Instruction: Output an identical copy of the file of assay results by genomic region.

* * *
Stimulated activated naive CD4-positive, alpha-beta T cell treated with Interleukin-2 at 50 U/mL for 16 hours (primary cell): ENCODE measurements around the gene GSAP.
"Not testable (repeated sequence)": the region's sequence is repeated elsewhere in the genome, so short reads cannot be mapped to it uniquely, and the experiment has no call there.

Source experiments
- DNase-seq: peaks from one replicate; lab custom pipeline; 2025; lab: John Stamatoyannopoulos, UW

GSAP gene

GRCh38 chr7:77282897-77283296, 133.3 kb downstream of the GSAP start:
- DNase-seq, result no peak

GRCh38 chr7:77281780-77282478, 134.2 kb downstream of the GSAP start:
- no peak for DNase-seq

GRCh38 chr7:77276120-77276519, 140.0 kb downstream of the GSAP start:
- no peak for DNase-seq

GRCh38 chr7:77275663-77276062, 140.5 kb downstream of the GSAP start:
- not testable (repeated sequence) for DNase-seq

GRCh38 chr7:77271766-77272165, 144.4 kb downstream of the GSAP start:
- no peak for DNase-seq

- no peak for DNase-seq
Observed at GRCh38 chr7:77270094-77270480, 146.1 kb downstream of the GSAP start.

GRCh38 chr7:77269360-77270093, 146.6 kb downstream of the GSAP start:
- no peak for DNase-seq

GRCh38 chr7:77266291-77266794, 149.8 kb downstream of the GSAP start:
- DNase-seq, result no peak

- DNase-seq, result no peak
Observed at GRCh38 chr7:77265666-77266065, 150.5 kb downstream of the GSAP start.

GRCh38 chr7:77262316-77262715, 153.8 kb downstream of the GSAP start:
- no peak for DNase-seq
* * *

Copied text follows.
Stimulated activated naive CD4-positive, alpha-beta T cell treated with Interleukin-2 at 50 U/mL for 16 hours (primary cell): ENCODE measurements around the gene GSAP.
"Not testable (repeated sequence)": the region's sequence is repeated elsewhere in the genome, so short reads cannot be mapped to it uniquely, and the experiment has no call there.

Source experiments
- DNase-seq: peaks from one replicate; lab custom pipeline; 2025; lab: John Stamatoyannopoulos, UW

GSAP gene

GRCh38 chr7:77282897-77283296, 133.3 kb downstream of the GSAP start:
- DNase-seq, result no peak

GRCh38 chr7:77281780-77282478, 134.2 kb downstream of the GSAP start:
- no peak for DNase-seq

GRCh38 chr7:77276120-77276519, 140.0 kb downstream of the GSAP start:
- no peak for DNase-seq

GRCh38 chr7:77275663-77276062, 140.5 kb downstream of the GSAP start:
- not testable (repeated sequence) for DNase-seq

GRCh38 chr7:77271766-77272165, 144.4 kb downstream of the GSAP start:
- no peak for DNase-seq

- no peak for DNase-seq
Observed at GRCh38 chr7:77270094-77270480, 146.1 kb downstream of the GSAP start.

GRCh38 chr7:77269360-77270093, 146.6 kb downstream of the GSAP start:
- no peak for DNase-seq

GRCh38 chr7:77266291-77266794, 149.8 kb downstream of the GSAP start:
- DNase-seq, result no peak

- DNase-seq, result no peak
Observed at GRCh38 chr7:77265666-77266065, 150.5 kb downstream of the GSAP start.

GRCh38 chr7:77262316-77262715, 153.8 kb downstream of the GSAP start:
- no peak for DNase-seq